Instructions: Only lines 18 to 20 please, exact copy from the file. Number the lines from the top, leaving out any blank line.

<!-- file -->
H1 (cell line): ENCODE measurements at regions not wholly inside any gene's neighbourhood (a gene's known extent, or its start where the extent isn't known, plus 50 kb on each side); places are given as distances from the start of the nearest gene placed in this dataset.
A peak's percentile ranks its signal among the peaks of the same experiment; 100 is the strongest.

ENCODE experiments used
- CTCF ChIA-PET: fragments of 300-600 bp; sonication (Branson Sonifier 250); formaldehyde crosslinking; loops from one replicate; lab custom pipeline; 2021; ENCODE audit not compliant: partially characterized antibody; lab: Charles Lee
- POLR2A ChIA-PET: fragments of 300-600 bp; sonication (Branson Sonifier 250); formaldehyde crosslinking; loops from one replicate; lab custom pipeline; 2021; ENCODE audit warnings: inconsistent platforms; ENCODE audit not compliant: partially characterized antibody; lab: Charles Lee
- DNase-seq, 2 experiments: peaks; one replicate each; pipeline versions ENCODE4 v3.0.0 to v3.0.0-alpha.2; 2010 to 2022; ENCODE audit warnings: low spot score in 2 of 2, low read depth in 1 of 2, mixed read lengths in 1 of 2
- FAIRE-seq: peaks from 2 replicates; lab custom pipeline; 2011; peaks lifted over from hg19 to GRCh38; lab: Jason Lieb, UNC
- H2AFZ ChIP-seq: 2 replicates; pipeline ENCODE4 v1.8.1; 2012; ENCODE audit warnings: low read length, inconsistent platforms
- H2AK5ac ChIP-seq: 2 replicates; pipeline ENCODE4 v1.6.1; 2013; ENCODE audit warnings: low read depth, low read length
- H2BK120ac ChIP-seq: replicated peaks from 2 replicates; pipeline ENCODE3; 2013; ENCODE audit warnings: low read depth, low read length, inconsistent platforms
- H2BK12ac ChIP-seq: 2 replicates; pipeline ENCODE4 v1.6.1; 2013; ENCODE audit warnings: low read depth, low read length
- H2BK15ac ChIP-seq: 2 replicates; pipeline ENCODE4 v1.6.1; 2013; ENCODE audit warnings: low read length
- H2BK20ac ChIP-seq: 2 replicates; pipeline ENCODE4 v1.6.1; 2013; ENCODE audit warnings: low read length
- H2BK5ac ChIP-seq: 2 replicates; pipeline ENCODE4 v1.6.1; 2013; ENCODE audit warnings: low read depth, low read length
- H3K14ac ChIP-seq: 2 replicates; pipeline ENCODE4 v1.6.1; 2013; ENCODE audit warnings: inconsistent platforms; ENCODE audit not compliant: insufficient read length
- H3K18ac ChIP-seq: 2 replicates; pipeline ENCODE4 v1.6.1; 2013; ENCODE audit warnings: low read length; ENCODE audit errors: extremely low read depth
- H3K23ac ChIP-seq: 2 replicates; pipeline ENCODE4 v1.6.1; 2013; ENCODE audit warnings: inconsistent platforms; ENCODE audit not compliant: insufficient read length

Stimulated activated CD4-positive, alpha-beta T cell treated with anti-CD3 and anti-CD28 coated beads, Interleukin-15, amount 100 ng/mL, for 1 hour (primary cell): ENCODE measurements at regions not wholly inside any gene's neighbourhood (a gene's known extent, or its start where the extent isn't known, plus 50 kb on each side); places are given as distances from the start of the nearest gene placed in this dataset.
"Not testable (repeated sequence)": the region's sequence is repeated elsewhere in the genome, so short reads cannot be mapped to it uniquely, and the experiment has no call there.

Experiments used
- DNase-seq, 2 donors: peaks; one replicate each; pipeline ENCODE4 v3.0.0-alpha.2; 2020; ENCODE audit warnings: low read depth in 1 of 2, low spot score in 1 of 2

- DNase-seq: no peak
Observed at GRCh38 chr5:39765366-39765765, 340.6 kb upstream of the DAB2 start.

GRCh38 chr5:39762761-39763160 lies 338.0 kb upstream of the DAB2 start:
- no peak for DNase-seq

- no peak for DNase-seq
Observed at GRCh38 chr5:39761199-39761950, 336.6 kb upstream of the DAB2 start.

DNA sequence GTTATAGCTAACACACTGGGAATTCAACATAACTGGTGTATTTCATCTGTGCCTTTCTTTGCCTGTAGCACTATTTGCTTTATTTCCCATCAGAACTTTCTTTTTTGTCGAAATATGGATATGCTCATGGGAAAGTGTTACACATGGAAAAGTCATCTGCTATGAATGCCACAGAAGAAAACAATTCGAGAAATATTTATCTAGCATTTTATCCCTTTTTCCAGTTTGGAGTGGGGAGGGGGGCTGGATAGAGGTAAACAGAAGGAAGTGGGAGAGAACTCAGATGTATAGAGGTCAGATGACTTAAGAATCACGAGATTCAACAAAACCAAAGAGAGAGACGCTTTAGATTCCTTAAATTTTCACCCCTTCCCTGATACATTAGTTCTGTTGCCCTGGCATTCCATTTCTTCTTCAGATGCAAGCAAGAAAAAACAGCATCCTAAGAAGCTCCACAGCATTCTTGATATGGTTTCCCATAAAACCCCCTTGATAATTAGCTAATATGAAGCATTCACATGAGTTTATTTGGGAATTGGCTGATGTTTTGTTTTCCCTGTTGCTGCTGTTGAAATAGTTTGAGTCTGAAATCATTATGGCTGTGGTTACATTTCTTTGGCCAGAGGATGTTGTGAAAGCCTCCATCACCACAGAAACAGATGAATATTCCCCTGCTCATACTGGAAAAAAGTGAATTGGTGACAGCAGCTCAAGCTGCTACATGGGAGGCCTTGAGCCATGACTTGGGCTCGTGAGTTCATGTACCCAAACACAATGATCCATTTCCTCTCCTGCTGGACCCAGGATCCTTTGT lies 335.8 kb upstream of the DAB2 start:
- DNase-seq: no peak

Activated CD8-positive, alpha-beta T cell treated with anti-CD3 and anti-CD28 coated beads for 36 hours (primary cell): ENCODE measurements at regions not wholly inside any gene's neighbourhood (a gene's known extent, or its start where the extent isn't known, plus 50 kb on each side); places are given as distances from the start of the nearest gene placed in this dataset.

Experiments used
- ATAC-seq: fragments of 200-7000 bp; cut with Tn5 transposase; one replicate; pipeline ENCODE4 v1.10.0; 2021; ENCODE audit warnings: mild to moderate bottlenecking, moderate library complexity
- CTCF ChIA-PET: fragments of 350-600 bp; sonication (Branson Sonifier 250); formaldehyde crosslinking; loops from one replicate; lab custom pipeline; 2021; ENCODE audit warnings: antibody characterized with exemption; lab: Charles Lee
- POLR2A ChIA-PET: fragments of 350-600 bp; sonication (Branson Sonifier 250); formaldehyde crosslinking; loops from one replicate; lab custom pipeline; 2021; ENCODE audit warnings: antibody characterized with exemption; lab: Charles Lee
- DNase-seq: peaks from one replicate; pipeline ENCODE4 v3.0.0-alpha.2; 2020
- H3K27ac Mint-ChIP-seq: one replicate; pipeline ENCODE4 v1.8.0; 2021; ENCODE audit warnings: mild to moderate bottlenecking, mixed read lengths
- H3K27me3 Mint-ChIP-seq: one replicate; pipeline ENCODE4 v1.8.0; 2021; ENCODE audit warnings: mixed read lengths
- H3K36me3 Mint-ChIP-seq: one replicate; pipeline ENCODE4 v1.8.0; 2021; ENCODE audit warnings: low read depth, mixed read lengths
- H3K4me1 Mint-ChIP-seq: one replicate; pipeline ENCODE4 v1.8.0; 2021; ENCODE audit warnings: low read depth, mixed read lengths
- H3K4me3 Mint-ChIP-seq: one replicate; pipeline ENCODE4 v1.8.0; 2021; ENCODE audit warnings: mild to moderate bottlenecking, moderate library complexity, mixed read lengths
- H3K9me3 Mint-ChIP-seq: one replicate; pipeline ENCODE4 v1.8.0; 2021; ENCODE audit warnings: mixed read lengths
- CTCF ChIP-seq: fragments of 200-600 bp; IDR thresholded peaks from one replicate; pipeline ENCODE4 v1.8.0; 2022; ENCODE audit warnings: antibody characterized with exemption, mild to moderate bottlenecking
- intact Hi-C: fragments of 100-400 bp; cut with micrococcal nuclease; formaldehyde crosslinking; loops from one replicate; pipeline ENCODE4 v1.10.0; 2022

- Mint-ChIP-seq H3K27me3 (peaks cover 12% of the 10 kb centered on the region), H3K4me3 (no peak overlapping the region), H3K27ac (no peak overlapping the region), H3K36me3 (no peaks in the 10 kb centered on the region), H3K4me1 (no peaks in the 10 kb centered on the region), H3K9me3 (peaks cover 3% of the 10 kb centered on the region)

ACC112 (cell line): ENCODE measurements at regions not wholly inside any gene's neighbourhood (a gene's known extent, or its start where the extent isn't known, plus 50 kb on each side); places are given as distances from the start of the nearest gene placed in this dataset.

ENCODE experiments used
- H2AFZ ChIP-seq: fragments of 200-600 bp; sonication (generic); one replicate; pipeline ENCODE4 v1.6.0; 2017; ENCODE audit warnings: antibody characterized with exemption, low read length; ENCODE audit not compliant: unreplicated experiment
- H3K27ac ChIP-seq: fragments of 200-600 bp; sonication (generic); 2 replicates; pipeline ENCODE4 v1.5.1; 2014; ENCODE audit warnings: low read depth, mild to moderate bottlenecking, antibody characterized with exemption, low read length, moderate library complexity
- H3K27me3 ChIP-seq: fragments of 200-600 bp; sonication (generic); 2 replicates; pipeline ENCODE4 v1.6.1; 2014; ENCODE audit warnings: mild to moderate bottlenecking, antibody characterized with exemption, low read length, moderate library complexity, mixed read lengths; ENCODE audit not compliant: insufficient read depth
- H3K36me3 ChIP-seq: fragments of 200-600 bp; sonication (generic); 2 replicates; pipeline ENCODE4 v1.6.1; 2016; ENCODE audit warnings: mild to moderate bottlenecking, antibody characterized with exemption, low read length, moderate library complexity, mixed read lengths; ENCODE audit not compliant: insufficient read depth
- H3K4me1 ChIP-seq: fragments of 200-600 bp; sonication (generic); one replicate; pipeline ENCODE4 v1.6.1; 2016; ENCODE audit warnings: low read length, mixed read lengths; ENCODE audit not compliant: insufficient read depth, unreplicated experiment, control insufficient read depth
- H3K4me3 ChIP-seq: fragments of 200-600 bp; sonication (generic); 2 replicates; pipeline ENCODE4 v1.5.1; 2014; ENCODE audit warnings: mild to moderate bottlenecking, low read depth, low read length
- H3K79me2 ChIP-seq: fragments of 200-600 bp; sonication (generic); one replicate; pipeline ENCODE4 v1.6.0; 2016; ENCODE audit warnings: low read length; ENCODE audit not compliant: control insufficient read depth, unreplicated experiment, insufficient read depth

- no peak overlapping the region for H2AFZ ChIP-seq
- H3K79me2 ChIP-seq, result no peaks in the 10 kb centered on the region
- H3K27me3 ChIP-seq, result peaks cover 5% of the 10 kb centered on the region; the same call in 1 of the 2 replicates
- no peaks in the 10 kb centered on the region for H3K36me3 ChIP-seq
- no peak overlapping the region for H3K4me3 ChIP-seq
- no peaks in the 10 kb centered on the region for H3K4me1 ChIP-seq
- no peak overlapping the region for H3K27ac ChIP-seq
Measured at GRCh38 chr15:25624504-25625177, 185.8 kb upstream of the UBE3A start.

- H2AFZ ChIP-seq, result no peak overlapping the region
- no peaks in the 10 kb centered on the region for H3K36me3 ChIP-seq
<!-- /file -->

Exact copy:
Stimulated activated CD4-positive, alpha-beta T cell treated with anti-CD3 and anti-CD28 coated beads, Interleukin-15, amount 100 ng/mL, for 1 hour (primary cell): ENCODE measurements at regions not wholly inside any gene's neighbourhood (a gene's known extent, or its start where the extent isn't known, plus 50 kb on each side); places are given as distances from the start of the nearest gene placed in this dataset.
"Not testable (repeated sequence)": the region's sequence is repeated elsewhere in the genome, so short reads cannot be mapped to it uniquely, and the experiment has no call there.

Experiments used